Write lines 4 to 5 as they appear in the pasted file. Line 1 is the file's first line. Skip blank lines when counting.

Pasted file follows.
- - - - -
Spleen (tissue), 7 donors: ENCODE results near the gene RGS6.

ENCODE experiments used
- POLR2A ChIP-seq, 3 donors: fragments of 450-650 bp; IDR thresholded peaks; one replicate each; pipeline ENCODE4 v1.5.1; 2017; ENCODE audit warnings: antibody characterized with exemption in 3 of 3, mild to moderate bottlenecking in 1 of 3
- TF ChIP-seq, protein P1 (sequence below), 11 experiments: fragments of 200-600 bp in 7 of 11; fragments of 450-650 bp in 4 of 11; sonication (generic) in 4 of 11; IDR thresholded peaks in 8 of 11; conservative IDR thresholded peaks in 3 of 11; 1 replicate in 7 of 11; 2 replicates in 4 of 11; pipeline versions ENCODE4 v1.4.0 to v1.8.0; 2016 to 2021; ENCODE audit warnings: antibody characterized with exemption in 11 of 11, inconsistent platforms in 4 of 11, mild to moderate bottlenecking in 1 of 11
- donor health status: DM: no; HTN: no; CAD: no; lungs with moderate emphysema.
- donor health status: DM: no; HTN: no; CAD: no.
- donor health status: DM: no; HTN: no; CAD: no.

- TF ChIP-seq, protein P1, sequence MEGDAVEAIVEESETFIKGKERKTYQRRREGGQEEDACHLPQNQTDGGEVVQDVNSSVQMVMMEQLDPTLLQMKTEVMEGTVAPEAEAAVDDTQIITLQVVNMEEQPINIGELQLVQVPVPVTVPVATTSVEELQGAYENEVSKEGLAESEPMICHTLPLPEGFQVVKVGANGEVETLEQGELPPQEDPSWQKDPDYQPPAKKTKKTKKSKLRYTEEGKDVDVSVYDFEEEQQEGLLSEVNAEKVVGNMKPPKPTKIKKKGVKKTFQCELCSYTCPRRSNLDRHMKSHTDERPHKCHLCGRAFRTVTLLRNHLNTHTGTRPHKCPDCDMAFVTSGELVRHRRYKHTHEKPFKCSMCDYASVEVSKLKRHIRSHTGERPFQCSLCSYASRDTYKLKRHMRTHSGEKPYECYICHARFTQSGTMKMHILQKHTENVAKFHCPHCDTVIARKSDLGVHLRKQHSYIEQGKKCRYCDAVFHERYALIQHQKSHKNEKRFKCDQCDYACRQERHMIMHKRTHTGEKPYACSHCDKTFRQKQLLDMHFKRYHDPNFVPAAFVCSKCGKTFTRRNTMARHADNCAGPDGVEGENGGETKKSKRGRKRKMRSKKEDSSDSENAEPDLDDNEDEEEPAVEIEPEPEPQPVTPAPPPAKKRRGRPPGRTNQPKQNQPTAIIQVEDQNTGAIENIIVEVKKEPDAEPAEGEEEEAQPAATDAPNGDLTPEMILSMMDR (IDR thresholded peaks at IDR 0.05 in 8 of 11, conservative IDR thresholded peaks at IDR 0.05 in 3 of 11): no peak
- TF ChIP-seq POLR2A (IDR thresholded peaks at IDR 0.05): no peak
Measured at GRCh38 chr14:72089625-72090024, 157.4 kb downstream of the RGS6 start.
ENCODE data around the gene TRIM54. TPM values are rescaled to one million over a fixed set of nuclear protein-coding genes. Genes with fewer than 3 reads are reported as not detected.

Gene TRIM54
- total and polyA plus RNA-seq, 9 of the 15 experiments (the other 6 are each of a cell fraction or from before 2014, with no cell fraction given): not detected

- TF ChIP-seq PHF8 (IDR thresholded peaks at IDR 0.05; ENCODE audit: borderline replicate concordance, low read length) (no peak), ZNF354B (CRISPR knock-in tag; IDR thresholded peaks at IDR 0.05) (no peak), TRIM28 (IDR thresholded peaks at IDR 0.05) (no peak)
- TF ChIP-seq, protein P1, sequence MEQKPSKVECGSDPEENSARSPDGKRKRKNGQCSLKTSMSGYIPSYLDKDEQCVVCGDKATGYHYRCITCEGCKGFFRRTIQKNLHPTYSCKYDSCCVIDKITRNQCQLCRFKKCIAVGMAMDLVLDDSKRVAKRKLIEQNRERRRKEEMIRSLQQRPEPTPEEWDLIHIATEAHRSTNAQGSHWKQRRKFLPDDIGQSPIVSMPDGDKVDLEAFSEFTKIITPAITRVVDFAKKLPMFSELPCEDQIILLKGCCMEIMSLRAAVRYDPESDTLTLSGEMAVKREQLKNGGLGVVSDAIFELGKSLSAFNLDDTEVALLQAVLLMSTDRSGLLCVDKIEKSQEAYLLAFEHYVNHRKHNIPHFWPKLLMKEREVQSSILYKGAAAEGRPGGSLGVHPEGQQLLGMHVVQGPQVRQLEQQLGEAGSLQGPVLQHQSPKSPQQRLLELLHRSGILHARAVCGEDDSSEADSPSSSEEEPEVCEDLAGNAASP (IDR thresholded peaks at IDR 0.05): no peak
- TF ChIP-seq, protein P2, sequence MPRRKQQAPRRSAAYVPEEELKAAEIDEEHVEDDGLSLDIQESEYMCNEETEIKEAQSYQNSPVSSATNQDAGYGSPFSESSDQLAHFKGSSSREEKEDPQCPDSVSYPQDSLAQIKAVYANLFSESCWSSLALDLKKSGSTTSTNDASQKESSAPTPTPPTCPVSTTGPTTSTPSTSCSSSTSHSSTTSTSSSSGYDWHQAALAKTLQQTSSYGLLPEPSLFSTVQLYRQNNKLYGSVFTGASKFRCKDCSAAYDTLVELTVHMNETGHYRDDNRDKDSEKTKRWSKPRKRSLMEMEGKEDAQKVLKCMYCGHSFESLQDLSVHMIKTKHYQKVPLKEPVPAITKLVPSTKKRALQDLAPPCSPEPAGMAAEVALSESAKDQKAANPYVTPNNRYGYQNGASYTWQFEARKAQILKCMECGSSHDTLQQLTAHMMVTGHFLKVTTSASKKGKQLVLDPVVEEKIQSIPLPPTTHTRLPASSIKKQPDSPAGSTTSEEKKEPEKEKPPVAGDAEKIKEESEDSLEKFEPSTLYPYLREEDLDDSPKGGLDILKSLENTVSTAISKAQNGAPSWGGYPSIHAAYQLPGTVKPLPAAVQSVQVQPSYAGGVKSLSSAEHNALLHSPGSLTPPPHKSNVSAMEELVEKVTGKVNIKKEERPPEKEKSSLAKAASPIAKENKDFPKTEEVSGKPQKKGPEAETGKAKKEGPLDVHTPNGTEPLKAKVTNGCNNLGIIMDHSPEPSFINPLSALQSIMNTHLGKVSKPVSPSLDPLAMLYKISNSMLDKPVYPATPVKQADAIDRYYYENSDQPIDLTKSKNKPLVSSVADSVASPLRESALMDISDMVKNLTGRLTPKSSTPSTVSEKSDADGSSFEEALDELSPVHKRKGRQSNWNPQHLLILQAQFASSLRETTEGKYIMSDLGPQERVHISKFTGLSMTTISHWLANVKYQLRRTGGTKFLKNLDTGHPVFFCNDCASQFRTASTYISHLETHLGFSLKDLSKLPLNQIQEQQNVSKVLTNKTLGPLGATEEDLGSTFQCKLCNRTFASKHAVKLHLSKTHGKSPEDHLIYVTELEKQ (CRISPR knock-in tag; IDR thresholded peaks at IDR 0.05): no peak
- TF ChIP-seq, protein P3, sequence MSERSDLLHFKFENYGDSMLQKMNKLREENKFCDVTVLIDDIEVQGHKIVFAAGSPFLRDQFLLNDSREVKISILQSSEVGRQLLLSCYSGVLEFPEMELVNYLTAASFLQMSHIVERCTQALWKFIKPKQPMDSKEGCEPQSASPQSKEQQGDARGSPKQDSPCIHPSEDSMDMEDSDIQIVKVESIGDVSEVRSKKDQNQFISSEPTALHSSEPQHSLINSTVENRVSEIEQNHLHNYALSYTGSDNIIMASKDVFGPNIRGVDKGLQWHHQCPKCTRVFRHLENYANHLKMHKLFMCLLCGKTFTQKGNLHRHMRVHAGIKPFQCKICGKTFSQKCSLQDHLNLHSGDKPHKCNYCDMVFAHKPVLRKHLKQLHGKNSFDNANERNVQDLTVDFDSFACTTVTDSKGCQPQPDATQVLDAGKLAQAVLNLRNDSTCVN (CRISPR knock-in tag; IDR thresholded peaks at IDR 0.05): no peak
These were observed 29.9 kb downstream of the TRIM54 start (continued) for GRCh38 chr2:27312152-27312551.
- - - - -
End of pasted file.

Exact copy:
- TF ChIP-seq, protein P1 (sequence below), 11 experiments: fragments of 200-600 bp in 7 of 11; fragments of 450-650 bp in 4 of 11; sonication (generic) in 4 of 11; IDR thresholded peaks in 8 of 11; conservative IDR thresholded peaks in 3 of 11; 1 replicate in 7 of 11; 2 replicates in 4 of 11; pipeline versions ENCODE4 v1.4.0 to v1.8.0; 2016 to 2021; ENCODE audit warnings: antibody characterized with exemption in 11 of 11, inconsistent platforms in 4 of 11, mild to moderate bottlenecking in 1 of 11
- donor health status: DM: no; HTN: no; CAD: no; lungs with moderate emphysema.